Peer pressure affects use of sunscreen, coverups, study finds
TUESDAY, Feb. 17 (HealthDay News) -- Outdoor pool staff are more likely to follow sun safety measures if their peers do the same, suggests a study by researchers at Emory University in Atlanta.
Lifeguards and aquatic instructors at outdoor pools are at high risk for sun overexposure, noted Dawn M. Hall and colleagues at the university's Rollins School of Public Health.
The researchers analyzed data collected from the Pool Cool skin cancer prevention program, which included 1,686 staffers from 191 pools that took part in the program during the summer of 2001, 2002, or both. Most of the participants, who ranged in age from 15 to 60, were white and female, and more than half were 15 and 19 years old. About 60 percent of them taught the Pool Cool sun-safety lessons each year.
"About 50 percent of aquatic staff had a history of severe sunburn, and almost 80 percent had experienced sunburn the previous summer," the researchers wrote.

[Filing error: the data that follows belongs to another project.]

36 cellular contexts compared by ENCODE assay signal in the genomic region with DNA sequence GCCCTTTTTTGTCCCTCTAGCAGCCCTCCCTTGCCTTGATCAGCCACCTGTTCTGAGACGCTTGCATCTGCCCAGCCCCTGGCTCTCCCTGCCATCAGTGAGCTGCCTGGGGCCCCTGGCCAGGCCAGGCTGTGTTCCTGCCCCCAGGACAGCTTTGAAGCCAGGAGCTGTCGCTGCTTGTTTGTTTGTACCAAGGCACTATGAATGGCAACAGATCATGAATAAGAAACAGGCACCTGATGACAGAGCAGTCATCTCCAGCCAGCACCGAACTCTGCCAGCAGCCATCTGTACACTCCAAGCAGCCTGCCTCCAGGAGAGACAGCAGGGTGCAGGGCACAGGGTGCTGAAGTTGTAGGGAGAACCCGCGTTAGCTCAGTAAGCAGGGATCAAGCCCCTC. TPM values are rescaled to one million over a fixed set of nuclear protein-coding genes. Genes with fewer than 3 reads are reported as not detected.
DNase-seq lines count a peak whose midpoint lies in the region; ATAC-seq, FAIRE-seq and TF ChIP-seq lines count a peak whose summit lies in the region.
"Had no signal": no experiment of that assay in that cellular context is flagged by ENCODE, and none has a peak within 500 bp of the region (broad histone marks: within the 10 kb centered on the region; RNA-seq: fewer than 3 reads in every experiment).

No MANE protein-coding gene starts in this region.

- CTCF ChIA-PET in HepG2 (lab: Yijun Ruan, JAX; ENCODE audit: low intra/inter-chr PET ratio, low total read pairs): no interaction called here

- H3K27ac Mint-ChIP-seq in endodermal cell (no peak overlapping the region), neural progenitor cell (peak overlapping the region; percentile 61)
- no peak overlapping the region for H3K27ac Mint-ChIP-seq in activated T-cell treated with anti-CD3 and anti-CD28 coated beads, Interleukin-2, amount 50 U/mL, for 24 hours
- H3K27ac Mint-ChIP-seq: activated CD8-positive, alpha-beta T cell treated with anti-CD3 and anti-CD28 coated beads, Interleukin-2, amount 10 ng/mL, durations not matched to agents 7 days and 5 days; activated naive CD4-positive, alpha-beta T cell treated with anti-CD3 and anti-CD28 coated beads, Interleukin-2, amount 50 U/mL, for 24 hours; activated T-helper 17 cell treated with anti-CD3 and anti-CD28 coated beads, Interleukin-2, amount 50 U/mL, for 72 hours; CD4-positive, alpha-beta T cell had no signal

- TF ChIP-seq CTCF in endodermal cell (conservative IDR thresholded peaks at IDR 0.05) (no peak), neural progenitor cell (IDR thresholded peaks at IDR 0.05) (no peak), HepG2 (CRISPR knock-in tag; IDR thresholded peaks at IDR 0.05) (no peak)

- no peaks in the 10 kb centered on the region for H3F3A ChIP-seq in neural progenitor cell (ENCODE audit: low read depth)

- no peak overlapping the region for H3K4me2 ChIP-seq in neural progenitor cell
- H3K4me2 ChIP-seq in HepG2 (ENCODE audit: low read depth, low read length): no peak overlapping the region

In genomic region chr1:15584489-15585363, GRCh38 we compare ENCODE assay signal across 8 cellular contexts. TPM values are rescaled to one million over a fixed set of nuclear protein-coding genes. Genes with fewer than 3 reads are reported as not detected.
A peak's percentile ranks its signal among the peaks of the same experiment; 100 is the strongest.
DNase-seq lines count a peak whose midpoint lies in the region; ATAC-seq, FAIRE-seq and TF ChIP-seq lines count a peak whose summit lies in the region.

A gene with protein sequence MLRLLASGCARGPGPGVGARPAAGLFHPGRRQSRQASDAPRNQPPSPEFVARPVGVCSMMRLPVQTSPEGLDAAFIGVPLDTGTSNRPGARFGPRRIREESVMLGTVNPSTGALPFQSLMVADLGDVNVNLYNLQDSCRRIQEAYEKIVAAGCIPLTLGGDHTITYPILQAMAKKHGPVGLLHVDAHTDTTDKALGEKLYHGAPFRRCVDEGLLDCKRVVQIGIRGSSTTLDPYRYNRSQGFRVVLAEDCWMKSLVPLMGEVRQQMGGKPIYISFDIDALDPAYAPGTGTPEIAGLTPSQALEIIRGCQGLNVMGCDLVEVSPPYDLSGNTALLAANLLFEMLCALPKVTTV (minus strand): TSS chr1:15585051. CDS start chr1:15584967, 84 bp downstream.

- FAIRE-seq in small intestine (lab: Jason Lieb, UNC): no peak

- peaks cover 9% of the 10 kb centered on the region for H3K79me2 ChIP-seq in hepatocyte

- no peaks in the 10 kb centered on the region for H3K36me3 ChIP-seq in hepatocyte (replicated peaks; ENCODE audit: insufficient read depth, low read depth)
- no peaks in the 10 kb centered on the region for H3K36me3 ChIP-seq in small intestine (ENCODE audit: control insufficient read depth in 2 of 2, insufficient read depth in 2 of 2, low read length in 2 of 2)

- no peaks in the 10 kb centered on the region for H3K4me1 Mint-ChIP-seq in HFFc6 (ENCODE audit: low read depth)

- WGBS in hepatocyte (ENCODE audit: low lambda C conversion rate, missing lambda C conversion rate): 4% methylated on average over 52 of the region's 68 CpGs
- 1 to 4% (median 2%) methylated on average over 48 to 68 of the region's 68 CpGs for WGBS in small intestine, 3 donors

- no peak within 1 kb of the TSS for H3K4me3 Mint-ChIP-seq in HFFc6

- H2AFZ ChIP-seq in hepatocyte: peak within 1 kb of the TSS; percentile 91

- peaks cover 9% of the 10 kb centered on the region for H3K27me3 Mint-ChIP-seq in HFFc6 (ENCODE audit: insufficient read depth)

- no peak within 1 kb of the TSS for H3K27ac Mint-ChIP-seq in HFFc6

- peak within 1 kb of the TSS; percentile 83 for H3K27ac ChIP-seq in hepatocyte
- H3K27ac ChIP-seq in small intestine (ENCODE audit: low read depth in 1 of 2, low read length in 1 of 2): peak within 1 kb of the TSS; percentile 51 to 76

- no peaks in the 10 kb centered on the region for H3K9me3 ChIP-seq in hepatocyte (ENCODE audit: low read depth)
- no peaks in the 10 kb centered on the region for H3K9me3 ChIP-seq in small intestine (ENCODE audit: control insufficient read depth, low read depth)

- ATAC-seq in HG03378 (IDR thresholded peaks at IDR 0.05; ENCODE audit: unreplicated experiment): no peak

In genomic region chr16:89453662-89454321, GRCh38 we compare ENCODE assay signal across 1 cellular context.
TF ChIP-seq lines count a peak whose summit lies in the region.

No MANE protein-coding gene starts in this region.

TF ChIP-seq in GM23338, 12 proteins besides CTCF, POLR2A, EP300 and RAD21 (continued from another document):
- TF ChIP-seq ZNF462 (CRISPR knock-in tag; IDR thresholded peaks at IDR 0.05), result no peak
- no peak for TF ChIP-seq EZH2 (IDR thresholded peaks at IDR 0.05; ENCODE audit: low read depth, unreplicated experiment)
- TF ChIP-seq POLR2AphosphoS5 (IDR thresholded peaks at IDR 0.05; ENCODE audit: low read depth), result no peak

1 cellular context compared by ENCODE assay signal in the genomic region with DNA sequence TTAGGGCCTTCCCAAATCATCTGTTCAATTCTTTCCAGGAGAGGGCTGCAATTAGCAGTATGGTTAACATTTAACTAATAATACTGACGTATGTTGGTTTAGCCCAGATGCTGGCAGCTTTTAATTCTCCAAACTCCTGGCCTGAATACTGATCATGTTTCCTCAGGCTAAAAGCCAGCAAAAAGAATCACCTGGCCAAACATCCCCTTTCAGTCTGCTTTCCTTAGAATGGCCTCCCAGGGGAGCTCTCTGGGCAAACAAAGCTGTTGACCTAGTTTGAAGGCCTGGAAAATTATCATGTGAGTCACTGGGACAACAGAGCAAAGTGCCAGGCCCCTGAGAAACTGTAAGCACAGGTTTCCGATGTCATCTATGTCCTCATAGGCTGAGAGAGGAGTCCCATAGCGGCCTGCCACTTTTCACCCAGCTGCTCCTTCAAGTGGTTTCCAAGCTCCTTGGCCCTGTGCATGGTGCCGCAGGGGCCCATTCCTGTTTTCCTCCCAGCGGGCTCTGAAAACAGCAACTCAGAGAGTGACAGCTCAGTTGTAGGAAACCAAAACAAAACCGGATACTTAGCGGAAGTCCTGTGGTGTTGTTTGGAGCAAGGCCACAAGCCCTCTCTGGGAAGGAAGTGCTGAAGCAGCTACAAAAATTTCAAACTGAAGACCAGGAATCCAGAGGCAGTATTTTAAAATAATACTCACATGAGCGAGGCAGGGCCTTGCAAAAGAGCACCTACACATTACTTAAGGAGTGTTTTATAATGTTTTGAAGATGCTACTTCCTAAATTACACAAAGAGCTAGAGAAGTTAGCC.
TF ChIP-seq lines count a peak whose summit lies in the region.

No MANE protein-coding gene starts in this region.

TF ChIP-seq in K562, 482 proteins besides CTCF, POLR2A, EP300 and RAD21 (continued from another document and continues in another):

They found that more than 80 percent of the participants reported habitual use of sunglasses, more than 60 percent said they used sunscreen regularly, and less than half reported regular use of a shirt with sleeves, staying in the shade or wearing a hat while exposed to the sun.
"There was a trend toward fewer sunburns as social norms, pool policies and participation in the Pool Cool program increased, but results differed across the two years," the researchers wrote. "In 2001, lower social norm scores and pool policy scores were associated with more reported sunburns. In 2002, teaching Pool Cool sun safety lessons was associated with fewer sunburns."
"Healthy sun behaviors among one's peers will likely have a positive influence on an individual's sun safety habits," the study concluded. "Furthermore, sun-safe pool polices also foster healthier sun-safety behaviors among the staff while they are at
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